- A start rate, also known as the initial interest rate, gives you a
special low monthly payment for a set amount of time (such as 1 year).
- After the start rate period is over, your interest rate is based on
the performance of a financial index, such as the average interest rate
or yield on Treasury bills.
- How often your payments are adjusted based on the index, and how
much rates and payments increase at each adjustment, depends on your
loan terms. A 6-month ARM adjusts every 6 months. A 1-year ARM adjusts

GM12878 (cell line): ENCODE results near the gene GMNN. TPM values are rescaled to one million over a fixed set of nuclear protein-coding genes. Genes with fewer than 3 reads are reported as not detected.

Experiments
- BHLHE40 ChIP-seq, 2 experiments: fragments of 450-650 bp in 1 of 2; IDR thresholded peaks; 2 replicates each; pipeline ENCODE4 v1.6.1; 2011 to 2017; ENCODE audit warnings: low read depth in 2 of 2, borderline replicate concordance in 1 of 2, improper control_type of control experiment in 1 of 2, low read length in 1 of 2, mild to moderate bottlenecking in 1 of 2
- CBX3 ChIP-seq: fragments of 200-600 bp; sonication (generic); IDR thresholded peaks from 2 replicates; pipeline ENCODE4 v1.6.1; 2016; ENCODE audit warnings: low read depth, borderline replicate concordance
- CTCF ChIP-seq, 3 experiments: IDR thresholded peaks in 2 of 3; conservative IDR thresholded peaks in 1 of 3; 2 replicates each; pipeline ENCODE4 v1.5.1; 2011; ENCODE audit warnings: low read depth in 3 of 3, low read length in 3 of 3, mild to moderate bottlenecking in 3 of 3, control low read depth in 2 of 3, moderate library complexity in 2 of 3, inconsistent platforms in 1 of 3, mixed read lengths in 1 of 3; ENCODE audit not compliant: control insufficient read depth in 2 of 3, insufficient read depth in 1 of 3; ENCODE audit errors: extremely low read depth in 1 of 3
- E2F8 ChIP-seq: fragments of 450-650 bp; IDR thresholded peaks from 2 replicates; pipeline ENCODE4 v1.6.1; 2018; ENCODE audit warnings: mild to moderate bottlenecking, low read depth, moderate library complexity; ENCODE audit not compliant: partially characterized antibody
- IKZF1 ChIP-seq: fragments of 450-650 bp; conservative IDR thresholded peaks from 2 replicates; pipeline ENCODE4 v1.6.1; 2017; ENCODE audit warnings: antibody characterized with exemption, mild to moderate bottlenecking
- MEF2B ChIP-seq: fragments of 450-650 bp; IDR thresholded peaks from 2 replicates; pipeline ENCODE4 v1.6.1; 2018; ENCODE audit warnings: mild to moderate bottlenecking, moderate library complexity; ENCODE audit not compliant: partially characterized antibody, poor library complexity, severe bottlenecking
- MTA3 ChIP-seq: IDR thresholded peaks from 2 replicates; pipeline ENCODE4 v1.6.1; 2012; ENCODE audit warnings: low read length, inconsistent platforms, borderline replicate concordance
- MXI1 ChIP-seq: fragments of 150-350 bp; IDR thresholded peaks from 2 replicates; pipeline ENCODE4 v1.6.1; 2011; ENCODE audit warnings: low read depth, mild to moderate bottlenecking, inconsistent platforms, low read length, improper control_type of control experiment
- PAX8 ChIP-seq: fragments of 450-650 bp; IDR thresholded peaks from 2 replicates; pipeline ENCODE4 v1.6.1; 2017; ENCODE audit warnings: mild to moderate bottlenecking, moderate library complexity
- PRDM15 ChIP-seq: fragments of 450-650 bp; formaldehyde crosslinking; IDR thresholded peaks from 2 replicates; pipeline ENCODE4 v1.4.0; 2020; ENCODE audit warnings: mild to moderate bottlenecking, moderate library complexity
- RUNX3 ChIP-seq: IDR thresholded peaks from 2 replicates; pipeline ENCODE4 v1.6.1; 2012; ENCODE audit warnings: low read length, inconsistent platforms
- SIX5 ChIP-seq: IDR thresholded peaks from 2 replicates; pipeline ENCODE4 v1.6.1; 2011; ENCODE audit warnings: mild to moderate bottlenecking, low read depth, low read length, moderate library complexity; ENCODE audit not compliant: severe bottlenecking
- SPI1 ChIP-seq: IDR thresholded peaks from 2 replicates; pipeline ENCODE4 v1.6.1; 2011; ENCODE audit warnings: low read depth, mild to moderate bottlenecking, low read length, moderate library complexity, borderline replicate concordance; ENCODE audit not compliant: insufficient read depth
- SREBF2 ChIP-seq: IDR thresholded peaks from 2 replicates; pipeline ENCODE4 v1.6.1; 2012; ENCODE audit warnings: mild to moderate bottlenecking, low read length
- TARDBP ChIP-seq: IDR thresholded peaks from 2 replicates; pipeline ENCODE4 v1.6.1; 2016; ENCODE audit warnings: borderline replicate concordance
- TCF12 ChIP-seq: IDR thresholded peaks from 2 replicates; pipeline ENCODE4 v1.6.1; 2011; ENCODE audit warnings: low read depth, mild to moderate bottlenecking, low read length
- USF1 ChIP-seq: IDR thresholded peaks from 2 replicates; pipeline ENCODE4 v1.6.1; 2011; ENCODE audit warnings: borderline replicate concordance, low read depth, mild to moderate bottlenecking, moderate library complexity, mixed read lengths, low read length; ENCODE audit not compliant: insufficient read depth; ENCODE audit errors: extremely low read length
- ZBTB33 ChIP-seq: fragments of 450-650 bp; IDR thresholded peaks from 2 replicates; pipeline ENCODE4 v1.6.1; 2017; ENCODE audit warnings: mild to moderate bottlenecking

once a year.
- At each adjustment, the new rate is computed by adding the margin -
a predetermined amount that remains the same for the life of your loan -
to your financial index. Example: If the interest rate for the
financial index was 5.5% and your margin 2%, then you rate at the time
of adjustment would be 7.5%.
- Two "caps" may put a limit on the maximum amount your rate can
increase. The periodic cap sets the maximum your rate can go up from one
adjustment period to the next. The life caps sets the maximum interest
rate for the life of the loan.
- Some ARMs offer a conversion feature that allows you to convert to a
fixed rate loan at certain times during your loan.